If you adjust an existing template, take the time to make sure all the information boxes align and that all details fit within the boxes. Include your logo as well. The end goal is to produce a professional-looking invoice that is easy for your customer or client to read and understand.

If you aren’t yet using a billing or accounting software package, you’ve got other options. You can buy blank invoice forms at your local office supply store, but these often require you to write invoices by hand and can give your business an unprofessional appearance.

Instead of handwriting invoices on forms, give one of these free invoice templates a try:

  • FreshBooks Free Invoice Creator: FreshBooks is a cloud-based billing, expense, and time-tracking software. If you only need to create an invoice, though, you can use their free invoice creator feature to create an invoice, email it to your client, and save a PDF copy for your records. 
  • QuickBooks Free Invoice Creator: Similar to FreshBooks’ Invoice Creator, this free invoice generator helps you create a professional-looking invoice in just three steps.
  • FreshBooks Invoice Template Gallery: Also available courtesy of FreshBooks is this free invoice template gallery. You can download dozens of invoice templates in PDF, Word, or Excel format. Then, print them and send ’em off to your clients.
  • Microsoft Office Templates: If you own Microsoft Office or subscribe to Office 365, you have a ton of templates already available right inside your Word or Excel program. This site gives you even more options, which you can download, open, and edit using your Office software.

Writing an Invoice That Puts Your Best Foot Forward

Taking the time to write an invoice to perfection is not something a new business owner gives much thought to, sure. But doing so can help make sure that you get paid quickly. And this really matters the world over, since it has a direct impact on your business’ cash flow. That’s critical at all points in your business, but especially so during the beginning stages.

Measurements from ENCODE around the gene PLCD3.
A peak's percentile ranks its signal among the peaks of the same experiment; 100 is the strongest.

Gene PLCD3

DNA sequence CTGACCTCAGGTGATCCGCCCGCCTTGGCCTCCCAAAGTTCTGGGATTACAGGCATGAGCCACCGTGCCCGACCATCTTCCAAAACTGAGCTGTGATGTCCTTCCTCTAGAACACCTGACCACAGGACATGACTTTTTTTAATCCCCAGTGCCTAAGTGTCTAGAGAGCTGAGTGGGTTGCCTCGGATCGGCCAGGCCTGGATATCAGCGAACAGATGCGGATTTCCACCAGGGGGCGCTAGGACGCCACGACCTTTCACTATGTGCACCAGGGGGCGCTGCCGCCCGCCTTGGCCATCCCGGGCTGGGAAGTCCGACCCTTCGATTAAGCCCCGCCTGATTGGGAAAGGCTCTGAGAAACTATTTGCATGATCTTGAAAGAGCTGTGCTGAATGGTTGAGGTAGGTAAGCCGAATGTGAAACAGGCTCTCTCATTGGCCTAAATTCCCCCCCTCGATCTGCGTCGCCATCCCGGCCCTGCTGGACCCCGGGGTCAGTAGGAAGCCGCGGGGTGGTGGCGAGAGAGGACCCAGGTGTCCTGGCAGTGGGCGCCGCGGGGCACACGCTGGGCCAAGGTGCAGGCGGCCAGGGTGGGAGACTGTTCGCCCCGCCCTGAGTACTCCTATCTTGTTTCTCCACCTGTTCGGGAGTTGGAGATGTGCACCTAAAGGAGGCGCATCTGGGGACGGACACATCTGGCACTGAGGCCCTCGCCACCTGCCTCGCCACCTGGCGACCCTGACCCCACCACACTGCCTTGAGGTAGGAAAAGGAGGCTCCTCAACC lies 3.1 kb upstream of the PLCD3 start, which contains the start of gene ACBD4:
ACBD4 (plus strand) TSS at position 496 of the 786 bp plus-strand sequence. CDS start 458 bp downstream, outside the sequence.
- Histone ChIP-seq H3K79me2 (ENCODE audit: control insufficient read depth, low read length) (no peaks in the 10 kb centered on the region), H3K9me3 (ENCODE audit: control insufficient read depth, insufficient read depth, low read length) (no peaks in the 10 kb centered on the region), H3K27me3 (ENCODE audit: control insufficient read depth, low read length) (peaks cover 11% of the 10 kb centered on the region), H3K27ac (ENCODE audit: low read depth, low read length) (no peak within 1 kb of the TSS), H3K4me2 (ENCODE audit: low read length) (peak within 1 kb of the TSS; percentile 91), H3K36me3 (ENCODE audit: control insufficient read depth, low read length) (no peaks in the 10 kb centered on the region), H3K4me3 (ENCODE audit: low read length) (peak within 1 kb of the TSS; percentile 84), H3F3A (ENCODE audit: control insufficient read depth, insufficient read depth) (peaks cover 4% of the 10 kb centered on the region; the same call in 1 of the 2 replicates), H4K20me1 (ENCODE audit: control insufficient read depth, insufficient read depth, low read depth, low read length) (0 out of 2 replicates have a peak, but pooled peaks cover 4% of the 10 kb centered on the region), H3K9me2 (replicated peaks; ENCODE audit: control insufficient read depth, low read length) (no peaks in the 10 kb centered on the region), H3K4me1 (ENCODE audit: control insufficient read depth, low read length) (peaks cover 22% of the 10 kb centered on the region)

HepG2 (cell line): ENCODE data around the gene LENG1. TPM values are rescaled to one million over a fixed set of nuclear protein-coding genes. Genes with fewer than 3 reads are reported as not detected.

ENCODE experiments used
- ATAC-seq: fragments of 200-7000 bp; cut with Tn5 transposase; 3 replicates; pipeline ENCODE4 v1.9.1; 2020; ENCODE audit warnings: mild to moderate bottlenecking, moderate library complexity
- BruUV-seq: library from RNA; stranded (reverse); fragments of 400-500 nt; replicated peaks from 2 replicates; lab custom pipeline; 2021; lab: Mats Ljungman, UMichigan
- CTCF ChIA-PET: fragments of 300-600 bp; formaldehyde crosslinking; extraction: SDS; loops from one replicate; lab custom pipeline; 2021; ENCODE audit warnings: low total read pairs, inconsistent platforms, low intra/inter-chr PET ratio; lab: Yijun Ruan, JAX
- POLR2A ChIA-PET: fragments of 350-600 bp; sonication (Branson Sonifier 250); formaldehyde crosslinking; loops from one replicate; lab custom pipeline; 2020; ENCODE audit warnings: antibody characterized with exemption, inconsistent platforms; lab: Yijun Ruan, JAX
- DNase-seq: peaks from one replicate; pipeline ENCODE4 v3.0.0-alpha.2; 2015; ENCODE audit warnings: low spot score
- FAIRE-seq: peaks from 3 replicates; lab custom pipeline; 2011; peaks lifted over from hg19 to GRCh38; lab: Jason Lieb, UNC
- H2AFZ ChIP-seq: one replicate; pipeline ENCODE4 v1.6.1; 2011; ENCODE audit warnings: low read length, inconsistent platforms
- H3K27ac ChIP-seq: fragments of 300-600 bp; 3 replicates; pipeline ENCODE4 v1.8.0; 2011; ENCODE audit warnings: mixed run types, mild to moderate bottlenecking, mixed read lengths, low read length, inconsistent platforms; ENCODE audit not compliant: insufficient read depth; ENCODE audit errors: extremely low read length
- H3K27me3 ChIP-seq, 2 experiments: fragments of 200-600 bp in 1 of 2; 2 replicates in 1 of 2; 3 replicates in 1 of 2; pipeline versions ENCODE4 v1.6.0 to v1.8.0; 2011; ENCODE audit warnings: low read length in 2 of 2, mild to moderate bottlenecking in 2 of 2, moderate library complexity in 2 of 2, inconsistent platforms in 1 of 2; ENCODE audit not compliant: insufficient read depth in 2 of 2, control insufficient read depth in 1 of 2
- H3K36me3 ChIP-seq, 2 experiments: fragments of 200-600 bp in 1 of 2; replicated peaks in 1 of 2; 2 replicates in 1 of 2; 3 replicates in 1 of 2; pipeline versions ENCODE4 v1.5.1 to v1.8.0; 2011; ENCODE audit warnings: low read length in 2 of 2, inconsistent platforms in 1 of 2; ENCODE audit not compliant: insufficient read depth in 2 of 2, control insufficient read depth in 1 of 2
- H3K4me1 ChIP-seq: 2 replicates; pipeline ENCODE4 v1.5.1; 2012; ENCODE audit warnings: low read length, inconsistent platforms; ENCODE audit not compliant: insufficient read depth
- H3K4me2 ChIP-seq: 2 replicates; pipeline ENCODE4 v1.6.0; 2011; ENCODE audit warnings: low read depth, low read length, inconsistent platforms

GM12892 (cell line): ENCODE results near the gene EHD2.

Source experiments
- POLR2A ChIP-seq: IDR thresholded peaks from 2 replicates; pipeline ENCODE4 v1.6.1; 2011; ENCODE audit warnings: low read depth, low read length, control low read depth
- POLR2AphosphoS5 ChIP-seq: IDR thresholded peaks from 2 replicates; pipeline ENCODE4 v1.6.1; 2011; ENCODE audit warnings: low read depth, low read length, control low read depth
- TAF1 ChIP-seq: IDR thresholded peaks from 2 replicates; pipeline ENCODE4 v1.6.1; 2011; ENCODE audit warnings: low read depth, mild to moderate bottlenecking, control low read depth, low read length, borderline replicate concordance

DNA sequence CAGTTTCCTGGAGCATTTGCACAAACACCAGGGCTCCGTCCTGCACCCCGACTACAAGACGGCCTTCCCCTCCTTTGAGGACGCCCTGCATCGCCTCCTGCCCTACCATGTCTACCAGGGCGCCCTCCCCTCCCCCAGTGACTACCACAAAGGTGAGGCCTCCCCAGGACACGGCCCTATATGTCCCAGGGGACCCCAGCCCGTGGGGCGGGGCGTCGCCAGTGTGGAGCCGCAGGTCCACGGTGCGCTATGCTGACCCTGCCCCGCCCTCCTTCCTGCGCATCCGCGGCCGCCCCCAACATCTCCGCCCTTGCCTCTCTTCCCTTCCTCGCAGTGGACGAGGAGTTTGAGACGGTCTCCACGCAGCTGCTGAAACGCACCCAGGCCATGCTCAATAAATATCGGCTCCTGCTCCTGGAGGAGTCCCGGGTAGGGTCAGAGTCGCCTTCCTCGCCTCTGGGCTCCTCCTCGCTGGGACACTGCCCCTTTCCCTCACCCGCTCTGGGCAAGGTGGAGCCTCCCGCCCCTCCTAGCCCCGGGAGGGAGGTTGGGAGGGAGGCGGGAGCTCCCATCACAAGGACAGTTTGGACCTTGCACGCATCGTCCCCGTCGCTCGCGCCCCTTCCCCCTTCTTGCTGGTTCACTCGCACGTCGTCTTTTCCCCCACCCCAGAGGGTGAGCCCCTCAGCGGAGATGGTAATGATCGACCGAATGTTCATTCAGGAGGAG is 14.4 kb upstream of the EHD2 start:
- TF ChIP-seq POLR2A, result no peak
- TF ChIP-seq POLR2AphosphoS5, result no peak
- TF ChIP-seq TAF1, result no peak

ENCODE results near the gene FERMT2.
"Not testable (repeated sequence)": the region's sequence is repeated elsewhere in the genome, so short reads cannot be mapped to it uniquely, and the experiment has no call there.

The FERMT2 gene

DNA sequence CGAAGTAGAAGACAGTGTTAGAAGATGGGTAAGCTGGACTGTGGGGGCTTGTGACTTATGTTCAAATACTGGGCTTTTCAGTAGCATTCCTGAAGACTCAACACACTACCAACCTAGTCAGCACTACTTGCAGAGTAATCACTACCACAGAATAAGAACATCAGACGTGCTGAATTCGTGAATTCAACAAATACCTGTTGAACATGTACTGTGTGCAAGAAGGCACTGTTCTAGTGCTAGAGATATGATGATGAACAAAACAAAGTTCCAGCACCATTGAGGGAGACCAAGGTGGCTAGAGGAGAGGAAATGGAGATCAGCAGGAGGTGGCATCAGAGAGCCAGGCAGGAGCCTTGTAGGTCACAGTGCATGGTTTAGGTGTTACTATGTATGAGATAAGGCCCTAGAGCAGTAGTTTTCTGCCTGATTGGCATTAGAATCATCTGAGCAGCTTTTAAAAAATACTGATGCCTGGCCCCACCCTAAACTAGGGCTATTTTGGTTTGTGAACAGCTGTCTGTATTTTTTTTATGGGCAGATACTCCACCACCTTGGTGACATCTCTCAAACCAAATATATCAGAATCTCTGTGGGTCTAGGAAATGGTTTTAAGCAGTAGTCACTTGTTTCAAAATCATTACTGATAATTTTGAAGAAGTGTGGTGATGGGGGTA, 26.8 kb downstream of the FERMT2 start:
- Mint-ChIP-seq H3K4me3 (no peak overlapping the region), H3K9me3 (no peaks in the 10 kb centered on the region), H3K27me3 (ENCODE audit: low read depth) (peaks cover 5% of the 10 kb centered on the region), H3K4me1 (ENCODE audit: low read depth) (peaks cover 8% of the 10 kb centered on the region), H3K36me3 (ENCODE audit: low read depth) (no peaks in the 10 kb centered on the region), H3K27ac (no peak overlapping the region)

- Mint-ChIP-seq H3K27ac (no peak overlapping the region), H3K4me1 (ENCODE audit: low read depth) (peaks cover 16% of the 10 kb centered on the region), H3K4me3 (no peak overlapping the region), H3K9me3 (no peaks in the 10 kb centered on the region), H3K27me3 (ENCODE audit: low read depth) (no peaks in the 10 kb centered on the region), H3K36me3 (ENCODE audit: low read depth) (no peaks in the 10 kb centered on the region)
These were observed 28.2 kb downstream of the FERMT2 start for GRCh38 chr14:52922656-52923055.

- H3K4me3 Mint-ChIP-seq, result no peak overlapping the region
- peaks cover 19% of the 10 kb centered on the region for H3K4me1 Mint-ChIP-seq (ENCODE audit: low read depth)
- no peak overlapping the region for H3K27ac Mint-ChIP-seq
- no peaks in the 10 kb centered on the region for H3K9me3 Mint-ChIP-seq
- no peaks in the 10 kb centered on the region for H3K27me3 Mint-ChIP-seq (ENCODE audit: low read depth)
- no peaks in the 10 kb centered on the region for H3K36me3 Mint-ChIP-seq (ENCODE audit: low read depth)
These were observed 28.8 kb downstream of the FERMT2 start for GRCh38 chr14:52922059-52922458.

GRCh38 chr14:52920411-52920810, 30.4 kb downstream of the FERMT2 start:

Including the right information in the format that your customers or clients require also helps establish your expertise in their field. Writing an invoice formatted for products when you provide services, or failing to include critical information often required by your target customers can give the impression you’re not familiar with their industry.

As business owners, we always want to put our best foot forward. Writing the perfect invoice is one easy way to establish your cred and get off to a great start.

Editorial Note: Any opinions, analyses, reviews or recommendations expressed in this article are those of the author’s alone, and have not been reviewed, approved, or otherwise endorsed by any of these entities.
Billie Anne Grigg

Billie Anne Grigg

Billie Anne Grigg has been a bookkeeper since before the turn of the century (yes, this one). She is a QuickBooks Online ProAdvisor, Xero Certified Advisor, LivePlan Expert Advisor, FreshBooks Certified Beancounter, and a Mastery Level Certified Profit First Professional. Billie Anne started Pocket Protector Bookkeeping in 2012 to provide an excellent virtual bookkeeping and managerial accounting solution for small businesses that cannot yet justify employing a full-time, in-house bookkeeping staff.
Billie Anne Grigg